Carbohydrate quality and human health: A series of systematic reviews and meta-analyses

  1. News
  2. Gluten-free diet
  3. Carbohydrate quality and human health: A series of systematic reviews and meta-analyses

This review, commissioned by WHO, aimed to quantify the predictive potential of markers of carbohydrate (CHO) quality in order to determine which markers are the most useful and to establish an evidence base for quantitative recommendations for intakes of dietary fibre. Previous systematic reviews and meta-analyses explaining the relationship between CHO quality and health have often examined a single marker and a limited number of clinical outcomes.


This review involved systematic review and meta-analyses of prospective studies and clinical trials reporting on the relationship between the most widely studied indicators of CHO quality (dietary fibre, whole grains, dietary glycaemic index, or glycaemic load) and mortality and incidence of a wide-range of non-communicable diseases and their risk factors. These included coronary heart disease (CHD), stroke, type 2 diabetes and colorectal cancer, plus the risk factors associated with these (body weight, HbA1c, total cholesterol, blood pressure). By including data from both prospective studies and clinical trials, the authors were able to explore the extent to which changes in disease risk factors associated with altering intake of dietary carbohydrate aligned with the effect of carbohydrate quality on disease risk observed in prospective studies. Dose-response curves were generated and the benefits from different amounts of total dietary fibre were calculated. GRADE criteria was used to assess the quality of evidence and the importance of the observed associations.


Just under 135 million person-years of data from 185 prospective studies and 58 clinical trials with 4635 adult participants were included in the analyses. Only one eligible trial of children was identified and data for this study was not included with adult data. Prospective studies and trials reporting on participants with chronic disease, weight loss trials or trials involving supplements were excluded.


Observational data showed that higher intakes of total dietary fibre are associated with a 15-31% reduction in the risk of specified clinical outcomes. Data from prospective studies was used to assess the dose-response relationship for total fibre and total mortality, incidence of CHD, Type 2 diabetes and colorectal cancer. The relationship was found to be linear in most cases, with no sign of plateau. When comparing the lowest fibre intakes with pre-specified ranges, the greatest benefits were observed for individuals consuming 25-29g per day. In randomised trials, higher intakes of dietary fibre reduced bodyweight and lowered cholesterol and systolic blood pressure. These findings were supported by data from cohort studies which demonstrated a reduced risk of CHD incidence, CHD mortality and type 2 diabetes incidence. The consistency between the results from trials and prospective studies, together with the dose-response relationships, indicates that the effect of dietary fibre consumption on cardiometabolic diseases is likely to causal and not a consequence of confounding factors.


Studies specifically examining whole grain consumption found that higher levels of consumption are associated with a 13-33% reduction in the risk of all critical outcomes. The randomised controlled trials involving an increase in consumption of whole grains showed reduction in bodyweight and cholesterol. The similar protective effects of higher intakes of whole grain foods suggest their beneficial effect may be due to their high dietary fibre content.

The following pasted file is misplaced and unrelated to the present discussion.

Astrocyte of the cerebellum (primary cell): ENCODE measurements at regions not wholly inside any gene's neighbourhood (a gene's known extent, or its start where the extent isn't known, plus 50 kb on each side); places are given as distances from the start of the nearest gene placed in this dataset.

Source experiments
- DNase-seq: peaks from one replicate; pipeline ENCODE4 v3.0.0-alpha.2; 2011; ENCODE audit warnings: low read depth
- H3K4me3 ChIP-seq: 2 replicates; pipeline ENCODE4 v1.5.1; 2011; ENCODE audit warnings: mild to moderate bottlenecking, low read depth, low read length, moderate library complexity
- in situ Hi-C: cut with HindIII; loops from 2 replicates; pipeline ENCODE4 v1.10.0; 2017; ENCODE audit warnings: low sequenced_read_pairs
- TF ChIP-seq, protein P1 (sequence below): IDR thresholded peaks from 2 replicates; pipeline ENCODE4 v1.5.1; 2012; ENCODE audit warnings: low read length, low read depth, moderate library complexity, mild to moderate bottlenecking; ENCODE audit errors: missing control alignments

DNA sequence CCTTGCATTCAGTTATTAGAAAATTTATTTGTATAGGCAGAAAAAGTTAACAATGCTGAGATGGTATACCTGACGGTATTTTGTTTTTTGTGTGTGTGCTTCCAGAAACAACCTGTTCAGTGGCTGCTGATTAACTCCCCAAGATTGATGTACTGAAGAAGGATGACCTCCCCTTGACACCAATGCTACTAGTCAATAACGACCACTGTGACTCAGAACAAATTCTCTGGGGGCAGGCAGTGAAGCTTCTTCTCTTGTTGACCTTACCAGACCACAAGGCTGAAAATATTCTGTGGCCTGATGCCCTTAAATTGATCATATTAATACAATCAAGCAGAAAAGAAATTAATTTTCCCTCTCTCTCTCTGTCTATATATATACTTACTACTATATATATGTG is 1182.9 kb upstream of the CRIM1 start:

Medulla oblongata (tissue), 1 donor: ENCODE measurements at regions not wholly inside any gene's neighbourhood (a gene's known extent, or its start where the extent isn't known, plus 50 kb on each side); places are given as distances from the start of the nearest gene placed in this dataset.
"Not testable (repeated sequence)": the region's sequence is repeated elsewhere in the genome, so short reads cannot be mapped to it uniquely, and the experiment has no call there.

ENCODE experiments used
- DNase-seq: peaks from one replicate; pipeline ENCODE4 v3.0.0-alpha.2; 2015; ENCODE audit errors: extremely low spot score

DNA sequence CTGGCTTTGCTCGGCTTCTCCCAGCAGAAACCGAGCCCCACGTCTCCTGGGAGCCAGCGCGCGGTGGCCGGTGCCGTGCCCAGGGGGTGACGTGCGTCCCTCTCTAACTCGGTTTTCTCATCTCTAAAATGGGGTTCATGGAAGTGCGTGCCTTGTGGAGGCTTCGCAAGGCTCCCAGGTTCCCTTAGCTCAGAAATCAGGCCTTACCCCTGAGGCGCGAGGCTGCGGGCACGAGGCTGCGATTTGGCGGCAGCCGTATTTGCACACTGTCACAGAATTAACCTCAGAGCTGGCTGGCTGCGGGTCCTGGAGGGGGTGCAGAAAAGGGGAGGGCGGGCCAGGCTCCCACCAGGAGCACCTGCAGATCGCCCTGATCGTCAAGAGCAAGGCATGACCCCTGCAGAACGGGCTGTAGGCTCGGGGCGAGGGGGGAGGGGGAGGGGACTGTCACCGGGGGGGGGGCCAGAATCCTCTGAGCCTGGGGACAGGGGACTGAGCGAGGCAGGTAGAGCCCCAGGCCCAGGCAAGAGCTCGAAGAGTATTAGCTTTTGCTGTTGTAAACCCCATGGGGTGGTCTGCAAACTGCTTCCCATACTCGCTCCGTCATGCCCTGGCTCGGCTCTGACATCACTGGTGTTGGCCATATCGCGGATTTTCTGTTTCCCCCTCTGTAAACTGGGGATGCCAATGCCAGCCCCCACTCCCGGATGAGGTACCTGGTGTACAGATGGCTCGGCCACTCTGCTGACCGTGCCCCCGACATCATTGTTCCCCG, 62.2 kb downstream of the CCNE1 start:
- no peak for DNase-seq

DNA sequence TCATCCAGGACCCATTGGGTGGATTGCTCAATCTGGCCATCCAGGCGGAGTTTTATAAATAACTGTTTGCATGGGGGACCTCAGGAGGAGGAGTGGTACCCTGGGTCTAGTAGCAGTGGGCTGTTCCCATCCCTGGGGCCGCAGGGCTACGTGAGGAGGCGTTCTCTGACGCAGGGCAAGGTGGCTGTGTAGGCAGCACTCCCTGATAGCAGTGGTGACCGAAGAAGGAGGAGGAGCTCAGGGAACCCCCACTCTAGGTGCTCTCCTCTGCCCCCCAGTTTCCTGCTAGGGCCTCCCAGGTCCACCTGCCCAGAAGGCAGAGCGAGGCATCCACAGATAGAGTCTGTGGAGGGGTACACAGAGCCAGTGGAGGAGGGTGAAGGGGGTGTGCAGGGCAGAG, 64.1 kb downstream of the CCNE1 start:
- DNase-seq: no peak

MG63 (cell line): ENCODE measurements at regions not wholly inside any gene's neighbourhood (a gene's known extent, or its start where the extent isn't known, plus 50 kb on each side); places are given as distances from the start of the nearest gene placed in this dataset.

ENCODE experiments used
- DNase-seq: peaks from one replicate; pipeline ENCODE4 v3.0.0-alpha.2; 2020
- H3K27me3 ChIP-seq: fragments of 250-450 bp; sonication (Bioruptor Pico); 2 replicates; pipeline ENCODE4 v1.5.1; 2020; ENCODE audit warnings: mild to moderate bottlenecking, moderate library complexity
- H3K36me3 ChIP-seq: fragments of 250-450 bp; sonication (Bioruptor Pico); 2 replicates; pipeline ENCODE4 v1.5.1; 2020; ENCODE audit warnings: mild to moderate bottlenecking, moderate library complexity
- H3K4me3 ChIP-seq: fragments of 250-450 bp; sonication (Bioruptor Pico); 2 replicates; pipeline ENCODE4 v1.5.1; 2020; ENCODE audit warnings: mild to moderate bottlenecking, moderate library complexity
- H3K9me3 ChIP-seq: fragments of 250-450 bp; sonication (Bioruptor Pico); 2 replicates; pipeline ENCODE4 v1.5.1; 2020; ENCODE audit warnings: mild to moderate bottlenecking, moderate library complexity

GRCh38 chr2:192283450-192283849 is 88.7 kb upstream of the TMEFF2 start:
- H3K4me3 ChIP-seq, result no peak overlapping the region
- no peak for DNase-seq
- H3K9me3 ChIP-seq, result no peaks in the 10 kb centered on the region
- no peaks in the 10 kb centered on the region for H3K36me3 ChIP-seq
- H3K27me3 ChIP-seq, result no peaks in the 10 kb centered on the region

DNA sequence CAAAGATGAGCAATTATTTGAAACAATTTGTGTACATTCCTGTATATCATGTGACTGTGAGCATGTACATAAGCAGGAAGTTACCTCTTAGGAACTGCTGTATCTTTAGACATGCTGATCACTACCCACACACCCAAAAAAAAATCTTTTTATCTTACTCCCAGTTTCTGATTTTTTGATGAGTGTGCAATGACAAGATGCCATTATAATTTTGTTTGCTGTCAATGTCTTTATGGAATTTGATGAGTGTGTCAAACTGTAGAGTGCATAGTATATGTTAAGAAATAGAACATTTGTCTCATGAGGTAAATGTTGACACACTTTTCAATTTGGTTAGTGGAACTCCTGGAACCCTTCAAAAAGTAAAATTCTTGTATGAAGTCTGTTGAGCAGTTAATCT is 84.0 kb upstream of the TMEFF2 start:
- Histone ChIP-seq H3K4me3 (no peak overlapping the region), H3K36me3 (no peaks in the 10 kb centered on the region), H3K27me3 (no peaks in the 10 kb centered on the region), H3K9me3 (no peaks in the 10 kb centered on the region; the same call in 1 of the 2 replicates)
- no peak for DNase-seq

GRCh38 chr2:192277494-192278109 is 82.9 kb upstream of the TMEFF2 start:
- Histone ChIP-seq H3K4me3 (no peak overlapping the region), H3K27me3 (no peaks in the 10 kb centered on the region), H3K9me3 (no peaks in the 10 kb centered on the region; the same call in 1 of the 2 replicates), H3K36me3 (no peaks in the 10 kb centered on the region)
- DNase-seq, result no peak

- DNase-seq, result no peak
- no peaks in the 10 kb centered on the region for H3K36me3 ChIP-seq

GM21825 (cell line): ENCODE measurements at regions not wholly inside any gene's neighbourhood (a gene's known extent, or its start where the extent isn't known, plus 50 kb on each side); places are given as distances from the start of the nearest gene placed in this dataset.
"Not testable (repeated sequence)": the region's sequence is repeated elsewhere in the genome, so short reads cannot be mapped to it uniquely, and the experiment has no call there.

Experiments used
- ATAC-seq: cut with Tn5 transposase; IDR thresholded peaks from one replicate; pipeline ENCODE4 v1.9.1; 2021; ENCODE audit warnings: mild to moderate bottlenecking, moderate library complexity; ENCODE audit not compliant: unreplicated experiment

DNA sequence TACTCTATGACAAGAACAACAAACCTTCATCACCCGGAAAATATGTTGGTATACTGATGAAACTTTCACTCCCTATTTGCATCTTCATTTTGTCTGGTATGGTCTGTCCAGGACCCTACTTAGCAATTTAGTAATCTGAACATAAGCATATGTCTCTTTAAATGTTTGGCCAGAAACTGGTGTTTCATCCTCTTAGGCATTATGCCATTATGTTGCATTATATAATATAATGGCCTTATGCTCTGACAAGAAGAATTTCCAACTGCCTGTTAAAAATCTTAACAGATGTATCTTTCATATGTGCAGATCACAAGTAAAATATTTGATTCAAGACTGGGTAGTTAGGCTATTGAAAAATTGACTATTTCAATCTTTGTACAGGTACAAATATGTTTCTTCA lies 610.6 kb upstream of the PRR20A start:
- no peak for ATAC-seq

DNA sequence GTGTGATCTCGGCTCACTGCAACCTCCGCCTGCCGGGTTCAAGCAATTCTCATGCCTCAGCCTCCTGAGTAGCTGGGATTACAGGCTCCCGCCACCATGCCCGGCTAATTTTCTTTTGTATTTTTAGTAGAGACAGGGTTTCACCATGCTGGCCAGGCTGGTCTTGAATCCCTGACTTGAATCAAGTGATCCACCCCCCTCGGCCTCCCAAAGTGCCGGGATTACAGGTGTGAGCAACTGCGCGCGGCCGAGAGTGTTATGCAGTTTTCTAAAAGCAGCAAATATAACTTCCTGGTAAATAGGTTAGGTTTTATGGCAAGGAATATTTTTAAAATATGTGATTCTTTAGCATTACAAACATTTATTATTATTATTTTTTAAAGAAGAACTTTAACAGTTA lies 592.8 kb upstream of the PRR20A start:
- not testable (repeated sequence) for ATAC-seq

An 11% risk reduction of type 2 diabetes incidence was observed for individuals consuming low glycaemic index diets. However, this was reduced to 5% after sensitivity analysis due to high heterogeneity. Stroke mortality was lower among subjects consuming lower glycaemic index diets. The findings from prospective studies of glycaemic load were inconsistent and the results from trials showed no consistent benefits on clinical outcomes when changing the glycaemic index of a diet. Based on current evidence, dietary glycaemic index or glycaemic load might be less useful as overall measures of carbohydrate quality compared to dietary fibre and whole grain content.


The authors concluded that there is convincing evidence to make nutrition recommendations that replace refined grains with whole grains and increase dietary fibre to at least 25-29g per day, with additional benefits likely to accrue with greater intakes, Given that most people worldwide currently consume less than 20g of dietary fibre per day, significant reinforcement and facilitation of nutrition policy regarding fibre will be required to achieve the potential reduction in disease risk. Dietary fibre is naturally occurring in foods but can be extracted or synthesised and added to manufactured foods. The large body of evidence reported in this review relates specifically to fibre-rich foods (as most of the studies were conducted before extracted or synthetic fibre were widely used). It therefore seems appropriate that dietary advice should emphasise the benefits of naturally occurring dietary fibre in whole grains, vegetables and fruits that have been minimally processed.



Reynolds A, Mann J, Cummings J et al. Lancet 2019; 393: 434-45

Link to original article